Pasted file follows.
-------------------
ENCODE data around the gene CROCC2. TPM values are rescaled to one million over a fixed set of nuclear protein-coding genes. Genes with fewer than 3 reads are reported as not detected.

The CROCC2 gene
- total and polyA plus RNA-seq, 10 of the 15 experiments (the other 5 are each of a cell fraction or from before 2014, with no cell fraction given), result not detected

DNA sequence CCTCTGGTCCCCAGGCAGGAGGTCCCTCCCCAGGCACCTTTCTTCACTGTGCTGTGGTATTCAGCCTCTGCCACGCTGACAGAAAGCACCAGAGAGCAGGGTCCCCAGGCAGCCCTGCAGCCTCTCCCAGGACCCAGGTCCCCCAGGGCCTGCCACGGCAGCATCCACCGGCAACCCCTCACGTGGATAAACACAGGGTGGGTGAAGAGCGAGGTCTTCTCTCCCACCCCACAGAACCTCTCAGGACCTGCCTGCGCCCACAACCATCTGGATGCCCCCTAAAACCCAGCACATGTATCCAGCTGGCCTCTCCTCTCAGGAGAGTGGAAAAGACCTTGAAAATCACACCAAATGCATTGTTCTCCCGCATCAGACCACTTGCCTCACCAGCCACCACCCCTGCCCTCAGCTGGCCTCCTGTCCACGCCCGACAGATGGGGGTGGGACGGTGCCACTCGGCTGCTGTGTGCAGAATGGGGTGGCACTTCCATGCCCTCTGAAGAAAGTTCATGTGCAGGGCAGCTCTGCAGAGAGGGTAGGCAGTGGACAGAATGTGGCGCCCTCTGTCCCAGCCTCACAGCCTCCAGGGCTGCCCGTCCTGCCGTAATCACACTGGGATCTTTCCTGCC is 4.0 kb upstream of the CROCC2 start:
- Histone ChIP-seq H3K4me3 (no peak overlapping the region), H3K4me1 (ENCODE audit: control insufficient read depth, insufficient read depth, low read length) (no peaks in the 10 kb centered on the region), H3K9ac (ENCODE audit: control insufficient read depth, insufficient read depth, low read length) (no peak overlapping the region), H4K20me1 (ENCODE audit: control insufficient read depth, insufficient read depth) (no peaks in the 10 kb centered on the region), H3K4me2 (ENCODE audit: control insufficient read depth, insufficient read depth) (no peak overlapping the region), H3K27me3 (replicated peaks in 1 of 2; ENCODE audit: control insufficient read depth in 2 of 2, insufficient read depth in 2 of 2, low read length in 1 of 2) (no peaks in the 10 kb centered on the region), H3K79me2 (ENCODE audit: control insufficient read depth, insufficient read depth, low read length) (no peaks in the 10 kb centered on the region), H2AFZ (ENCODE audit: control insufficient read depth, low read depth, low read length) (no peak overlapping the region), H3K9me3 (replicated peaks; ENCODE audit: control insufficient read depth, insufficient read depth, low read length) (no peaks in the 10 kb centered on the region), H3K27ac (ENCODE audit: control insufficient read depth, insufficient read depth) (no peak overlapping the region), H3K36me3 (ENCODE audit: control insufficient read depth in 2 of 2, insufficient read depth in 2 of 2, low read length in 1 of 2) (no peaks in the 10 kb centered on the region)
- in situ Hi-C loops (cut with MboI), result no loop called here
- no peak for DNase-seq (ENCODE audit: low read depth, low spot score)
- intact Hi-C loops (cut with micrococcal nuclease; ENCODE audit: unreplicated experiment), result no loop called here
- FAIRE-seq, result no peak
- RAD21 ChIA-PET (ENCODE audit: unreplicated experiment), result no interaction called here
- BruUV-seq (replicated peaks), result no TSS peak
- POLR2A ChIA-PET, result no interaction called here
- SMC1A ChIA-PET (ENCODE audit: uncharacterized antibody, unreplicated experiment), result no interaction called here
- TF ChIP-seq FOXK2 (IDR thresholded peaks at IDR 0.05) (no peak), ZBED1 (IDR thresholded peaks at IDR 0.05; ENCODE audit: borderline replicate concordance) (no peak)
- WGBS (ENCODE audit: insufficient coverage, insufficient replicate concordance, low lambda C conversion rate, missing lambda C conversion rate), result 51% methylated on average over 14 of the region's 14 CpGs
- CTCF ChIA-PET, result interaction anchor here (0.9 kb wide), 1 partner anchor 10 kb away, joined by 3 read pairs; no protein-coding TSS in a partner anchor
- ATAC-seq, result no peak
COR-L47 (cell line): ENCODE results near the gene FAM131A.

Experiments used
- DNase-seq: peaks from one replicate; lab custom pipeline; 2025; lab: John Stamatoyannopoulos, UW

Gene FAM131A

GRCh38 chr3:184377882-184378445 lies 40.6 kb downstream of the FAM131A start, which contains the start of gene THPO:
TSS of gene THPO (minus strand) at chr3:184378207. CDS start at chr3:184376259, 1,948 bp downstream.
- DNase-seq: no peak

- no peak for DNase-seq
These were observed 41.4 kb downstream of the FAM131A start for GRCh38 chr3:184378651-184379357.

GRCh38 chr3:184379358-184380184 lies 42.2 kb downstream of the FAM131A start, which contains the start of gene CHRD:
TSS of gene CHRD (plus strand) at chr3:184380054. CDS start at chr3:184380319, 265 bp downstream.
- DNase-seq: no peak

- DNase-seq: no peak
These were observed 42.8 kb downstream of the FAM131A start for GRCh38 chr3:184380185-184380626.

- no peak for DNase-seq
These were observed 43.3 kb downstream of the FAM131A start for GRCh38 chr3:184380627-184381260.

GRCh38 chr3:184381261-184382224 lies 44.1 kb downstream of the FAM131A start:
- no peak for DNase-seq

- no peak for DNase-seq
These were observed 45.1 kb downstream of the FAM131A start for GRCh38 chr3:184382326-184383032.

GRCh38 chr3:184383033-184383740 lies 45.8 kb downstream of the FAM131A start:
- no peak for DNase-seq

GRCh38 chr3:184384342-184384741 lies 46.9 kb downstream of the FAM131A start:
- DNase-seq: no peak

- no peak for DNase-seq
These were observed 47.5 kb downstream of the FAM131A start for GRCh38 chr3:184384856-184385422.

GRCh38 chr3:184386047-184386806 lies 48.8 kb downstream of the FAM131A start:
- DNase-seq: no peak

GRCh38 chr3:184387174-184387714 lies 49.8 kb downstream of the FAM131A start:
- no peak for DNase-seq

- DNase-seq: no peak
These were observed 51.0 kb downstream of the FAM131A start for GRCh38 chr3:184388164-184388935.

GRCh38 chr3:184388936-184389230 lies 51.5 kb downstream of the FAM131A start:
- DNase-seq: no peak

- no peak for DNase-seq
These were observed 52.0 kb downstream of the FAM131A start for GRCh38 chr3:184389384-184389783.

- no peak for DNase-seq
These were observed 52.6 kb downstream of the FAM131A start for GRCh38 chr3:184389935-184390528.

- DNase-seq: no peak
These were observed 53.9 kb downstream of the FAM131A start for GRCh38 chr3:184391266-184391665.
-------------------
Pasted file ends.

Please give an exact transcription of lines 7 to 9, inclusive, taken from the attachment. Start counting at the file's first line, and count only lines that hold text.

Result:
- no peak for DNase-seq (ENCODE audit: low read depth, low spot score)
- intact Hi-C loops (cut with micrococcal nuclease; ENCODE audit: unreplicated experiment), result no loop called here
- FAIRE-seq, result no peak